By Robert Inlakesh
Israel’s approach as of late, when it comes to military escalation with the resistance factions in the illegally besieged Gaza Strip, has shifted to a strategy of great caution, something that just two years ago was not even close to the case. Back in 2018, Israeli strikes upon the besieged Gaza Strip were routine and all rounds of tensions were almost solely initiated by Israel. Yet, in 2020, we now see a very different approach from the Israeli occupation army.
This Sunday morning batches of rockets were fired from the besieged coastal enclave into adjacent settlement areas and even beyond into areas south of Tel Aviv. The rocket fire notably bypassed Israeli air defence systems and caused chaos amongst the Israeli public. In the past, Tel Aviv was thought to have been a redline for Israel and would usually lead to Israel disproportionately responding and exacting a cost on Gaza’s civilian population.
However, this Sunday, Israel’s response was to strike nothing of significance, only open land. In 2014 Israeli soldiers learnt a tough lesson, after entering into battle with the armed wings of Hamas and Islamic Jihad, suffering 67 casualties amongst their soldiers. Realistically, Israel know that the only way to deal a decisive blow to the Palestinian resistance, is to go in on the ground and take out some of the resistance’s underground infrastructure. Yet Israel is not ready to do this, especially now, as the Al-Qassam Brigades (Hamas armed wing) and Al-Quds Brigades (Islamic Jihad armed wing) have significantly developed their military capabilities. This is despite the fact that the Israeli military has been training extensively for fighting in ‘Urban Warfare’ settings.
The Palestinian resistance has shown through its development of its rockets, drones and on the ground military tactics, that it is now a force to be reckoned with. Just the fact alone that Israel is hesitant to launch its usual disproportionate reprisals against the resistance’s rockets is a huge step forward in terms of Gazan resistance’s strength.
This seems to be proving that the Palestinian resistance in Gaza is shaping up to follow in the footsteps of the Lebanese resistance in Lebanon. Lebanese Hezbollah, which was officially created in 1985 as a reaction to Israeli aggression and occupation of Lebanese territory, at first constituted a guerilla group armed with largely “primitive weapons”. However, with help from allies and over-time as the group grew, it became a real military force, which ended up liberating Southern Lebanon from Israeli occupation in 2000 and later in 2006 becoming the first Arab resistance organisation to hand Israel a decisive defeat.
For some time, the Palestinian armed factions in Gaza have lagged behind in terms of their military capabilities, largely due to lack of access to weaponry. Although recently, it seems as if the power of the Palestinian resistance is beginning to strike fear into the Israelis and dictate what moves they choose to make. This could be put down to the innovative ways in which Palestinian armed factions have used unexploded Israeli munitions and technology, that has been dropped, seized or landed in Gaza. Using engineers to morph these weapons, which were intended to be used against Palestinians, into weapons which can be used against Israel.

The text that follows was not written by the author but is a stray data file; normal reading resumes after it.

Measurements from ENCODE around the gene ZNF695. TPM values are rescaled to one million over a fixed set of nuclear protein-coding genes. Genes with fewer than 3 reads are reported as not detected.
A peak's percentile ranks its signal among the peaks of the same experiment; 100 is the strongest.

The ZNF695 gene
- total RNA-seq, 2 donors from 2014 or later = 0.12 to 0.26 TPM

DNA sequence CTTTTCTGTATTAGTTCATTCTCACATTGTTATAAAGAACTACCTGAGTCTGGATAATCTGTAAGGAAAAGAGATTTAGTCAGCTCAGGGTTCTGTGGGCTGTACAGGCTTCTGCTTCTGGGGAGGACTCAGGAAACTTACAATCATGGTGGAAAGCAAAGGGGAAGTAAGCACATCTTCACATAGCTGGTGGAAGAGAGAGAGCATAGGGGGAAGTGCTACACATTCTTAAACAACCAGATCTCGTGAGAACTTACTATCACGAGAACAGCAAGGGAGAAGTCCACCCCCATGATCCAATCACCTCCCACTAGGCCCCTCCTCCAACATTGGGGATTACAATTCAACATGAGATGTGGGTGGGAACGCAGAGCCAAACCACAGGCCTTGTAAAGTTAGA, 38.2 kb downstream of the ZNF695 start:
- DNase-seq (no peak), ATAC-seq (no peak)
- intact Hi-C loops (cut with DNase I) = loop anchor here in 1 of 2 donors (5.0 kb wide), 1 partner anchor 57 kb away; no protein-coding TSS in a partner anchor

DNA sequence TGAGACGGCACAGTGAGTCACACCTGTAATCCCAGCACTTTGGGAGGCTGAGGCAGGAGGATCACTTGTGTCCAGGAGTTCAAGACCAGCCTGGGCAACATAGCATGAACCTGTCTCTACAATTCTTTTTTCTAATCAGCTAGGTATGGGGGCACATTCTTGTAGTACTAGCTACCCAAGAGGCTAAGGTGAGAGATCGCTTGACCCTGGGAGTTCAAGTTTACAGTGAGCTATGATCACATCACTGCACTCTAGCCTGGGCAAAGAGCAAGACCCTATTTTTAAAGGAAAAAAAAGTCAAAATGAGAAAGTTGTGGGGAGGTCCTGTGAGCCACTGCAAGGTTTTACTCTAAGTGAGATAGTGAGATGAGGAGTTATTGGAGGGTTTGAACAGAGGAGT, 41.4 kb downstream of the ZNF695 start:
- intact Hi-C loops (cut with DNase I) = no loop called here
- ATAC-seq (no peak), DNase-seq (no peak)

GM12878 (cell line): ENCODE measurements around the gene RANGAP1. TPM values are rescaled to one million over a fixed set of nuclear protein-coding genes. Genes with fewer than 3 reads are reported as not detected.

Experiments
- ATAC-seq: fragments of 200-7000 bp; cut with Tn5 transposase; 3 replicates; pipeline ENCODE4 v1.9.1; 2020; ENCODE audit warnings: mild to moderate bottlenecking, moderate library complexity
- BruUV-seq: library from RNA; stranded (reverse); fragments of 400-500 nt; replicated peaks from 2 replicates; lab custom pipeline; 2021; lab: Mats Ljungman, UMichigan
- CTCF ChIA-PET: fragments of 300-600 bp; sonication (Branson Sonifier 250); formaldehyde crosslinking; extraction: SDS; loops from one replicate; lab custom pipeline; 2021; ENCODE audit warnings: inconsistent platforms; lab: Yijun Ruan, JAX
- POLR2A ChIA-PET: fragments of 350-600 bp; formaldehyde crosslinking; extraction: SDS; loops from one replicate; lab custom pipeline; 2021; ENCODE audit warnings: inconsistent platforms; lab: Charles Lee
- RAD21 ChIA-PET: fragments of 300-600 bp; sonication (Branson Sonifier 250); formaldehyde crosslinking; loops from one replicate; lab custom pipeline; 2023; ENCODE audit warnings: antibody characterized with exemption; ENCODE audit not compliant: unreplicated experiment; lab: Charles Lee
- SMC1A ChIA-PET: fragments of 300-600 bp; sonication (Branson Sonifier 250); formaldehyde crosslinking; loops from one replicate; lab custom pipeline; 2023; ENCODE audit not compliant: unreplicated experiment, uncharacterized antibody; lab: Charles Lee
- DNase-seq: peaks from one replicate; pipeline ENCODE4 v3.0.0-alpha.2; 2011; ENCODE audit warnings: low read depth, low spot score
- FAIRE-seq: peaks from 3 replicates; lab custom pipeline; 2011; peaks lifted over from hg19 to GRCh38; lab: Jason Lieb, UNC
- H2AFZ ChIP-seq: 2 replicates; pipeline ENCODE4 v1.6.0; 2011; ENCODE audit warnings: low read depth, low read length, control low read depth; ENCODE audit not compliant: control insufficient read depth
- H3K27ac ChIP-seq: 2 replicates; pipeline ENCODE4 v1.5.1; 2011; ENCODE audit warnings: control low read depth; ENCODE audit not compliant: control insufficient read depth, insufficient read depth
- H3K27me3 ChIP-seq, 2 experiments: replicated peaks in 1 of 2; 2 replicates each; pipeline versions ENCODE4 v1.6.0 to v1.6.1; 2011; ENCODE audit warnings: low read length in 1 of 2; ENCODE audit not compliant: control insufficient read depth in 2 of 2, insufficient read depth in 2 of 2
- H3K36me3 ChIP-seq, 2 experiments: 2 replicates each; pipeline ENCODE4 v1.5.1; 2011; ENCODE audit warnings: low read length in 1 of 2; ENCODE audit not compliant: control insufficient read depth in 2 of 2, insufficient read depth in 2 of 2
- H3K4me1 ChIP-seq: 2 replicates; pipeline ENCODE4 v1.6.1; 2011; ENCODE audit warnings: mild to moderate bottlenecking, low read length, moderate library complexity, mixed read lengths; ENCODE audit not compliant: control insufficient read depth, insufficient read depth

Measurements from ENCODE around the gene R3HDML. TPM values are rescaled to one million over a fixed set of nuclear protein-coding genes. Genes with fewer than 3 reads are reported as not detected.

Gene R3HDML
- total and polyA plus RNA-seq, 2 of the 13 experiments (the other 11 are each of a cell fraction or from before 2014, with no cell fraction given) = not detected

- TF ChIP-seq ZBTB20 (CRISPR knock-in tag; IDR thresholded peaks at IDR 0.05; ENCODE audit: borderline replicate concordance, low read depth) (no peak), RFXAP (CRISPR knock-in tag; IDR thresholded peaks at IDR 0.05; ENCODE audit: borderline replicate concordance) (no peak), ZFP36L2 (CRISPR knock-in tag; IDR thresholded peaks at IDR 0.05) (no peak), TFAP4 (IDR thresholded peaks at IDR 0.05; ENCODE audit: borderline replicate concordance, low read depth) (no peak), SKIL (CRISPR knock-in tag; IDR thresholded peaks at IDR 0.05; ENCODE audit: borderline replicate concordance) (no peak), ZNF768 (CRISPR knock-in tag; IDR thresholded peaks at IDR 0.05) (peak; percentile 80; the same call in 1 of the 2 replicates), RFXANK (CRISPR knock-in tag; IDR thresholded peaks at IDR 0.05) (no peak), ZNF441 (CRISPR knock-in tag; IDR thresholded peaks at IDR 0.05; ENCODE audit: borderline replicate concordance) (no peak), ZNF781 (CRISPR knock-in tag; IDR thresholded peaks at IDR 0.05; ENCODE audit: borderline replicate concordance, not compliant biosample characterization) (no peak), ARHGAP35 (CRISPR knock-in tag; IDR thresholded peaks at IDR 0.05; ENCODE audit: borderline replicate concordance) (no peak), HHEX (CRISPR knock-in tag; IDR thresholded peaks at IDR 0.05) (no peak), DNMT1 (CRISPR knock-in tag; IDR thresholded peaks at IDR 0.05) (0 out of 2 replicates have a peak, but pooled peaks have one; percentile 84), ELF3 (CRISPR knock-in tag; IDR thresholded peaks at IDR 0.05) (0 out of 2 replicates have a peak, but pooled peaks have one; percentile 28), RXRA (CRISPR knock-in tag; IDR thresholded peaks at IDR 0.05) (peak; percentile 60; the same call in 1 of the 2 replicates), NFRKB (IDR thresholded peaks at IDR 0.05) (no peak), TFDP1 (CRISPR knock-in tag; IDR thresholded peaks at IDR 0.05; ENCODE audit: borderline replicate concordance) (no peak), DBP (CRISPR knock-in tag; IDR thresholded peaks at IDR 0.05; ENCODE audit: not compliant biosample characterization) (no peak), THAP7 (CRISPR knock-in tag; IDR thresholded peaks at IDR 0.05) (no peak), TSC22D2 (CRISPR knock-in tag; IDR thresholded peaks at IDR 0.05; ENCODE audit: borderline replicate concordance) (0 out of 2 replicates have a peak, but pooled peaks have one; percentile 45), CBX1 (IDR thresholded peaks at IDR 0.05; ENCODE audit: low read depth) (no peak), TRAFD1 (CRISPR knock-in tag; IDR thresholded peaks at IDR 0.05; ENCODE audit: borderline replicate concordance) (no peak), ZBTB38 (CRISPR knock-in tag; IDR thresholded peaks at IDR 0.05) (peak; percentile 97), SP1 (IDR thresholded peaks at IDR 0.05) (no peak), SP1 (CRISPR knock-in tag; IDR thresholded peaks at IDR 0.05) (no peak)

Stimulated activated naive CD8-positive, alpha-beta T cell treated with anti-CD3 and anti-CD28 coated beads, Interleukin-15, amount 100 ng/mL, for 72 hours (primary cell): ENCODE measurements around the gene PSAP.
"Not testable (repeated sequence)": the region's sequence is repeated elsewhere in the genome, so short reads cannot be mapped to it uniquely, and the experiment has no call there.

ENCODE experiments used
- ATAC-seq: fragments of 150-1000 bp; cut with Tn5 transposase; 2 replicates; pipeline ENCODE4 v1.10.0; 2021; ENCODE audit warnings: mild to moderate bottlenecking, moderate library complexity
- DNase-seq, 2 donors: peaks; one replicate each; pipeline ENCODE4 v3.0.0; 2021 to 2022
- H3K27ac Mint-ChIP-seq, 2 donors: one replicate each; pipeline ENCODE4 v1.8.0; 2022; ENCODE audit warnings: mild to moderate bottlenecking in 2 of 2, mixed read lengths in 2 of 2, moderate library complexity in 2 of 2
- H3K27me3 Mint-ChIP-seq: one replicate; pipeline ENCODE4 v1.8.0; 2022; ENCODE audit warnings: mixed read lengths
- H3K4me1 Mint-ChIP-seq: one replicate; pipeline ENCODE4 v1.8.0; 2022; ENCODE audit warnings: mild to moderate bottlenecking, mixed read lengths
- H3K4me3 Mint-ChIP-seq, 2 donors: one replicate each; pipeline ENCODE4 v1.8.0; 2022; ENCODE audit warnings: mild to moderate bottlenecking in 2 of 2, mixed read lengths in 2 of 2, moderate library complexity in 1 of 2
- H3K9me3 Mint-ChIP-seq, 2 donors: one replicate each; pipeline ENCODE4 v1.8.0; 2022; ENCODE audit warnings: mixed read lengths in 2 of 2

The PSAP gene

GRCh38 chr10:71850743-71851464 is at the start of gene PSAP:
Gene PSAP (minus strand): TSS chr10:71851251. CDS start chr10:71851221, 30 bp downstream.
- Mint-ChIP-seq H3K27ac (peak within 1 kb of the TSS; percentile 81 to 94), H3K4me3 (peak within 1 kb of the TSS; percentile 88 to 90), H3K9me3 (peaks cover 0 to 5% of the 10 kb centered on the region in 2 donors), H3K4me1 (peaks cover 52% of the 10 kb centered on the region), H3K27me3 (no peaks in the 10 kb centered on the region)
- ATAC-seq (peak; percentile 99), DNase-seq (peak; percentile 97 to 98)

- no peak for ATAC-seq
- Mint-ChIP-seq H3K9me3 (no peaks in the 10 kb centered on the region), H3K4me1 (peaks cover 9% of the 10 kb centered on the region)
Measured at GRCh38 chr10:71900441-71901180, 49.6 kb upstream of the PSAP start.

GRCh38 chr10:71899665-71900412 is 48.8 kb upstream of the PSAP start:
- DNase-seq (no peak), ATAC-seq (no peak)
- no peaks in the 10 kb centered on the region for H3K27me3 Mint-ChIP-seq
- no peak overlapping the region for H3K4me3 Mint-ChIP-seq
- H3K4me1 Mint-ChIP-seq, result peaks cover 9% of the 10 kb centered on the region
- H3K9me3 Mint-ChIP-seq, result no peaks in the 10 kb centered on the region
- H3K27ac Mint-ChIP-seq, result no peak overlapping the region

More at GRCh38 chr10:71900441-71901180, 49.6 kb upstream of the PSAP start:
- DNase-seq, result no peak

When Did Gaza’s Resistance Factions Begin To Show Their Developed Power?
Perhaps the first signs we saw of a different Gazan resistance was in November of 2018, when a team of Israeli special forces operatives attempted to kidnap a Hamas Commander in Khan Yunis (Southern Gaza). The Israeli operation was an embarrassing failure and resulted in the death of a Senior Israeli Special Forces Commander. The botched raid then broke out into a fire fight, in which overwhelmingly Palestinian civilians were killed by Israel.
Following the escalation, the Israeli military was demoralised, Israel’s Defense Minister, Avigdor Leiberman, was forced to quit and over 70% of Israelis had said they were dissatisfied with Netanyahu’s management of the situation. After this we saw a dramatic drop in the number of attacks on Gaza in 2019, although there were escalations resulting in again overwhelmingly Palestinian civilians being killed. However, in the case of the escalation just prior to the Eurovision contest hosted in Tel Aviv, Palestinian factions had in that case strategically escalated in order to have an impact on Israeli politics and to punish Netanyahu politically in front of his own population.
The thought of Palestinian resistance taking the initiative to dictate when fighting will stop and start is a significant breakthrough, that little to no Western analysts or pundits have picked up on.
Even in the last most recent round of tensions between Israel and Gaza in August, we saw that Israel bombarded the Gaza Strip for 19 days straight, yet hit nothing of real value to the resistance, nor did the Israelis cross the red line of committing wholesale slaughter of civilians. This escalation occured due to the fact that Israel had attempted to change the rules of engagement in Gaza, by responding to balloons flown by young people across the separation barriers. But Hamas and Islamic Jihad did not allow Israel to assert itself over the people of Gaza and instead rose to the occasion and decided to raise the stakes, to which Israel backed off.
Regardless of the power disparity between Gaza’s resistance groups and the Israeli military, in terms of weapons, the Palestinian fighters have managed to acquire weapons and tactics powerful enough to make Israel think twice when considering military action. This new deterrence capacity – formerly belonging to the Israelis – that has been acquired by the resistance, is not something to be overlooked, and is a major victory in helping prevent Israel from deciding it can simply kill thousands of civilians in Gaza every few years and not pay a price.